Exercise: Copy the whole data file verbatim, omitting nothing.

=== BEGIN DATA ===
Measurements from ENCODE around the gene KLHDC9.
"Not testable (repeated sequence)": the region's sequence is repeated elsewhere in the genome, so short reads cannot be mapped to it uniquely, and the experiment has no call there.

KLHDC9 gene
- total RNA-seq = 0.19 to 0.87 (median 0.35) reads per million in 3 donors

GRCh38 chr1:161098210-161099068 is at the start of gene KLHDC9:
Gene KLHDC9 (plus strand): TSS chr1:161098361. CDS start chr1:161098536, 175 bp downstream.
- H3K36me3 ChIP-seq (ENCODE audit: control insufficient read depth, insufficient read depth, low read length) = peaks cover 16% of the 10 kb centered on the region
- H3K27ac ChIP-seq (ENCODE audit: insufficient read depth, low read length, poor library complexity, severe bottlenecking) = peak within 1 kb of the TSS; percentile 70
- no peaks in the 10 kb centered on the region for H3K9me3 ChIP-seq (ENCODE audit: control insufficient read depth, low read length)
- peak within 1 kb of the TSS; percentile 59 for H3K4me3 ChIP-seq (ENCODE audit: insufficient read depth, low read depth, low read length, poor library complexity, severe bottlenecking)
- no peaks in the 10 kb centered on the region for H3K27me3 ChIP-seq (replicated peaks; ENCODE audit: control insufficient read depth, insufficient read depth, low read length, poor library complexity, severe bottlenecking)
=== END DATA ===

Measurements from ENCODE around the gene KLHDC9.
"Not testable (repeated sequence)": the region's sequence is repeated elsewhere in the genome, so short reads cannot be mapped to it uniquely, and the experiment has no call there.

KLHDC9 gene
- total RNA-seq = 0.19 to 0.87 (median 0.35) reads per million in 3 donors

GRCh38 chr1:161098210-161099068 is at the start of gene KLHDC9:
Gene KLHDC9 (plus strand): TSS chr1:161098361. CDS start chr1:161098536, 175 bp downstream.
- H3K36me3 ChIP-seq (ENCODE audit: control insufficient read depth, insufficient read depth, low read length) = peaks cover 16% of the 10 kb centered on the region
- H3K27ac ChIP-seq (ENCODE audit: insufficient read depth, low read length, poor library complexity, severe bottlenecking) = peak within 1 kb of the TSS; percentile 70
- no peaks in the 10 kb centered on the region for H3K9me3 ChIP-seq (ENCODE audit: control insufficient read depth, low read length)
- peak within 1 kb of the TSS; percentile 59 for H3K4me3 ChIP-seq (ENCODE audit: insufficient read depth, low read depth, low read length, poor library complexity, severe bottlenecking)
- no peaks in the 10 kb centered on the region for H3K27me3 ChIP-seq (replicated peaks; ENCODE audit: control insufficient read depth, insufficient read depth, low read length, poor library complexity, severe bottlenecking)